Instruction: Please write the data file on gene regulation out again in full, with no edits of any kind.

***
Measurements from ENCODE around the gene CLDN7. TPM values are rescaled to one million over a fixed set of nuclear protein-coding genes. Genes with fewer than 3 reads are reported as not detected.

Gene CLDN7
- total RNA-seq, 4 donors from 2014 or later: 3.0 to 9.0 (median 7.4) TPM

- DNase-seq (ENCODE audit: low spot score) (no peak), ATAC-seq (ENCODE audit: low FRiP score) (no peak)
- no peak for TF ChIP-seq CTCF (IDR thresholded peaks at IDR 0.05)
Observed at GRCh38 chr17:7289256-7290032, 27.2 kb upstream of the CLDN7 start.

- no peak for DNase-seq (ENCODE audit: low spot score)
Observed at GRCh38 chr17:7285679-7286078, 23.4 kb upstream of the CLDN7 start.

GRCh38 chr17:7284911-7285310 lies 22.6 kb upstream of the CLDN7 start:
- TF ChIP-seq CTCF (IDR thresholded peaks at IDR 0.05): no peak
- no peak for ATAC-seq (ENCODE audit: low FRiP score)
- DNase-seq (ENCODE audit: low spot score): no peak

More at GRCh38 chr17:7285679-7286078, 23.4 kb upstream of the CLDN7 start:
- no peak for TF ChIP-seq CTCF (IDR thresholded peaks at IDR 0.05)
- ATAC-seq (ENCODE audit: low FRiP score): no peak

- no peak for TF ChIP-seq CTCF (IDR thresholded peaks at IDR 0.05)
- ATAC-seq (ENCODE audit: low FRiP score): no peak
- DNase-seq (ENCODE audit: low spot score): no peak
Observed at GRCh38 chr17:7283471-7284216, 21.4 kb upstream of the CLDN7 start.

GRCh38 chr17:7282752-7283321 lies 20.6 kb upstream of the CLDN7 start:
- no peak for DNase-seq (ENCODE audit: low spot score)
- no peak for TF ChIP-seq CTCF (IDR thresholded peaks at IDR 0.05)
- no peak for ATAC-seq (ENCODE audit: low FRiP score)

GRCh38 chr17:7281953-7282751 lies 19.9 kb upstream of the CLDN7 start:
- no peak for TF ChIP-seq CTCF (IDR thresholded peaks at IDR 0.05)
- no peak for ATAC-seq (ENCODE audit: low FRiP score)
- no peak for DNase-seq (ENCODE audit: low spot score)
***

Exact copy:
Measurements from ENCODE around the gene CLDN7. TPM values are rescaled to one million over a fixed set of nuclear protein-coding genes. Genes with fewer than 3 reads are reported as not detected.

Gene CLDN7
- total RNA-seq, 4 donors from 2014 or later: 3.0 to 9.0 (median 7.4) TPM

- DNase-seq (ENCODE audit: low spot score) (no peak), ATAC-seq (ENCODE audit: low FRiP score) (no peak)
- no peak for TF ChIP-seq CTCF (IDR thresholded peaks at IDR 0.05)
Observed at GRCh38 chr17:7289256-7290032, 27.2 kb upstream of the CLDN7 start.

- no peak for DNase-seq (ENCODE audit: low spot score)
Observed at GRCh38 chr17:7285679-7286078, 23.4 kb upstream of the CLDN7 start.

GRCh38 chr17:7284911-7285310 lies 22.6 kb upstream of the CLDN7 start:
- TF ChIP-seq CTCF (IDR thresholded peaks at IDR 0.05): no peak
- no peak for ATAC-seq (ENCODE audit: low FRiP score)
- DNase-seq (ENCODE audit: low spot score): no peak

More at GRCh38 chr17:7285679-7286078, 23.4 kb upstream of the CLDN7 start:
- no peak for TF ChIP-seq CTCF (IDR thresholded peaks at IDR 0.05)
- ATAC-seq (ENCODE audit: low FRiP score): no peak

- no peak for TF ChIP-seq CTCF (IDR thresholded peaks at IDR 0.05)
- ATAC-seq (ENCODE audit: low FRiP score): no peak
- DNase-seq (ENCODE audit: low spot score): no peak
Observed at GRCh38 chr17:7283471-7284216, 21.4 kb upstream of the CLDN7 start.

GRCh38 chr17:7282752-7283321 lies 20.6 kb upstream of the CLDN7 start:
- no peak for DNase-seq (ENCODE audit: low spot score)
- no peak for TF ChIP-seq CTCF (IDR thresholded peaks at IDR 0.05)
- no peak for ATAC-seq (ENCODE audit: low FRiP score)

GRCh38 chr17:7281953-7282751 lies 19.9 kb upstream of the CLDN7 start:
- no peak for TF ChIP-seq CTCF (IDR thresholded peaks at IDR 0.05)
- no peak for ATAC-seq (ENCODE audit: low FRiP score)
- no peak for DNase-seq (ENCODE audit: low spot score)